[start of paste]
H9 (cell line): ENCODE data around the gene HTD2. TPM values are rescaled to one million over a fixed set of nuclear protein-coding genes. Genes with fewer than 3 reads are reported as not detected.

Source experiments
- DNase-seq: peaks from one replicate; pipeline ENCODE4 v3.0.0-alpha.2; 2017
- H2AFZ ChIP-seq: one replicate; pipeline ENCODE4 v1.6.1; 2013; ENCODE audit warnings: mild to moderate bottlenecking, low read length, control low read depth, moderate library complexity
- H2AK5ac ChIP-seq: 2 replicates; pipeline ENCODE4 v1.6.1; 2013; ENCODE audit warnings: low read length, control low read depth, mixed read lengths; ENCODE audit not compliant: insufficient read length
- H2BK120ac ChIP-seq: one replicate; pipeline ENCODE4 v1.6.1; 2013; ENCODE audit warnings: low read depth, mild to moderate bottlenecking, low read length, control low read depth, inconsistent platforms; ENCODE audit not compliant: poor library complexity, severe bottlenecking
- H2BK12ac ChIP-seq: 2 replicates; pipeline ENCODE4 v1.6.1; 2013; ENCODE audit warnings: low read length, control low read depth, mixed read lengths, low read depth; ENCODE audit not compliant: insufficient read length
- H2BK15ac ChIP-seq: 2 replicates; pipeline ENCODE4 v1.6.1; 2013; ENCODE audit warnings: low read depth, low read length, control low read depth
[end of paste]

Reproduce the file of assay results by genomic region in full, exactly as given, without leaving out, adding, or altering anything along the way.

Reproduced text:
H9 (cell line): ENCODE data around the gene HTD2. TPM values are rescaled to one million over a fixed set of nuclear protein-coding genes. Genes with fewer than 3 reads are reported as not detected.

Source experiments
- DNase-seq: peaks from one replicate; pipeline ENCODE4 v3.0.0-alpha.2; 2017
- H2AFZ ChIP-seq: one replicate; pipeline ENCODE4 v1.6.1; 2013; ENCODE audit warnings: mild to moderate bottlenecking, low read length, control low read depth, moderate library complexity
- H2AK5ac ChIP-seq: 2 replicates; pipeline ENCODE4 v1.6.1; 2013; ENCODE audit warnings: low read length, control low read depth, mixed read lengths; ENCODE audit not compliant: insufficient read length
- H2BK120ac ChIP-seq: one replicate; pipeline ENCODE4 v1.6.1; 2013; ENCODE audit warnings: low read depth, mild to moderate bottlenecking, low read length, control low read depth, inconsistent platforms; ENCODE audit not compliant: poor library complexity, severe bottlenecking
- H2BK12ac ChIP-seq: 2 replicates; pipeline ENCODE4 v1.6.1; 2013; ENCODE audit warnings: low read length, control low read depth, mixed read lengths, low read depth; ENCODE audit not compliant: insufficient read length
- H2BK15ac ChIP-seq: 2 replicates; pipeline ENCODE4 v1.6.1; 2013; ENCODE audit warnings: low read depth, low read length, control low read depth